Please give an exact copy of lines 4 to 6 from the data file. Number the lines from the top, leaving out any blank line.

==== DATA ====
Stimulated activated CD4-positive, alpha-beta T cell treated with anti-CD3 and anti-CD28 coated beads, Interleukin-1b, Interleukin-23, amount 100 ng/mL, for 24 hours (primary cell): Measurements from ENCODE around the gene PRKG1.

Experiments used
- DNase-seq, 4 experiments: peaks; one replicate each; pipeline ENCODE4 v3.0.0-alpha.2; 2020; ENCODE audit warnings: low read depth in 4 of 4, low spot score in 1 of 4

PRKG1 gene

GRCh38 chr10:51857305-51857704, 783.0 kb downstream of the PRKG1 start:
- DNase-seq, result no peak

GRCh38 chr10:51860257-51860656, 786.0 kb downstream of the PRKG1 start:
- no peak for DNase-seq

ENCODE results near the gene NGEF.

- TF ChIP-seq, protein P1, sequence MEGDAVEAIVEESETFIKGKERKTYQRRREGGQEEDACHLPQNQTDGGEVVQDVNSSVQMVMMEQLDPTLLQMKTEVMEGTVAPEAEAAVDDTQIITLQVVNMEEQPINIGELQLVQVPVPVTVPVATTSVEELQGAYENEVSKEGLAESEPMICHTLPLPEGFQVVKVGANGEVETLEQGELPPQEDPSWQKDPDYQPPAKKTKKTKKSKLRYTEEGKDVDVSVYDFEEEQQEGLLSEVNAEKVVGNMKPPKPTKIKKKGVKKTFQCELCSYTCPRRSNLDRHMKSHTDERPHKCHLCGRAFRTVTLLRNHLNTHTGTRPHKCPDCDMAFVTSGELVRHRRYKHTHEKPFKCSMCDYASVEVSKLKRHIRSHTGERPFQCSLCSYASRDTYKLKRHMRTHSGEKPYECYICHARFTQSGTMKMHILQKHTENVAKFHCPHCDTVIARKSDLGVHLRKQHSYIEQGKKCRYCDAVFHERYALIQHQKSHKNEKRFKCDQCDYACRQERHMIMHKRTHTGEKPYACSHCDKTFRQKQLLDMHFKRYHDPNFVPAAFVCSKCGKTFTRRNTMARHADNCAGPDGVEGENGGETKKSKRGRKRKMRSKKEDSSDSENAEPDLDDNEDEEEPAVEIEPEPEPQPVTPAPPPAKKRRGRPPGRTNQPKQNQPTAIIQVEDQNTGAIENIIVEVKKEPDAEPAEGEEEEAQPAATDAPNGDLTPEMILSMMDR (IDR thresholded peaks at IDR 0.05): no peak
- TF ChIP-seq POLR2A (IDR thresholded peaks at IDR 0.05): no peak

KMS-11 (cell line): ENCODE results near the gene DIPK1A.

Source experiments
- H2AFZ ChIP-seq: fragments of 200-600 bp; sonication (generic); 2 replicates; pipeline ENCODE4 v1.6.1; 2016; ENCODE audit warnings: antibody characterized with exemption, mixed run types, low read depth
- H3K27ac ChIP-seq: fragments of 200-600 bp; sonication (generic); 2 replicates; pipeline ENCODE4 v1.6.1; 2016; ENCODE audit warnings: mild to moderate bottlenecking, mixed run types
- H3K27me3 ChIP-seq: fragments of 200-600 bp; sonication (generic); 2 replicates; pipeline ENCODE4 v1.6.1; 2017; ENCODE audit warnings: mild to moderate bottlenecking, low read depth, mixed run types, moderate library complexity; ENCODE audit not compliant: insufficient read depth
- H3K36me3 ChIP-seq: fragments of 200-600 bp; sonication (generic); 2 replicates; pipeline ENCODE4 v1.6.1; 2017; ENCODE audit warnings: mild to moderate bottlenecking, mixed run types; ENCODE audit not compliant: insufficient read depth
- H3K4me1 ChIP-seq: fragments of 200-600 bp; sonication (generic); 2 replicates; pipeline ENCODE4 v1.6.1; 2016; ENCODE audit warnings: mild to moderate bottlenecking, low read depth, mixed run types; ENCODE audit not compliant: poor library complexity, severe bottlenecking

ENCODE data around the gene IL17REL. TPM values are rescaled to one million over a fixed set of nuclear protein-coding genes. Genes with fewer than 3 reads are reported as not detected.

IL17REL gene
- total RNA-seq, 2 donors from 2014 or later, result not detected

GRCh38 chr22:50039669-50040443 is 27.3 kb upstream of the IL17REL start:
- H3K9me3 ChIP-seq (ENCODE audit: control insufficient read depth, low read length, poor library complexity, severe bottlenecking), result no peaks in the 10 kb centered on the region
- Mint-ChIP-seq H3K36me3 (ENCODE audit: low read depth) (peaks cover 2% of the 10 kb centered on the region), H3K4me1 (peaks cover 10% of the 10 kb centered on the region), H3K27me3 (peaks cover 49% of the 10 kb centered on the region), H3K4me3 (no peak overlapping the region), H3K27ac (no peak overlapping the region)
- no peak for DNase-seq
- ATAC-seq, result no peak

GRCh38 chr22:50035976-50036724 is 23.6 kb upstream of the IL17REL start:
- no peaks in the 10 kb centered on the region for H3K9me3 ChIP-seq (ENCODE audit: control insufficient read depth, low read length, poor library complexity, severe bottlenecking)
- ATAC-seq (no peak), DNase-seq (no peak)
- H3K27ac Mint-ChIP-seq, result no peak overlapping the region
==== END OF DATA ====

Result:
PRKG1 gene

GRCh38 chr10:51857305-51857704, 783.0 kb downstream of the PRKG1 start:
- DNase-seq, result no peak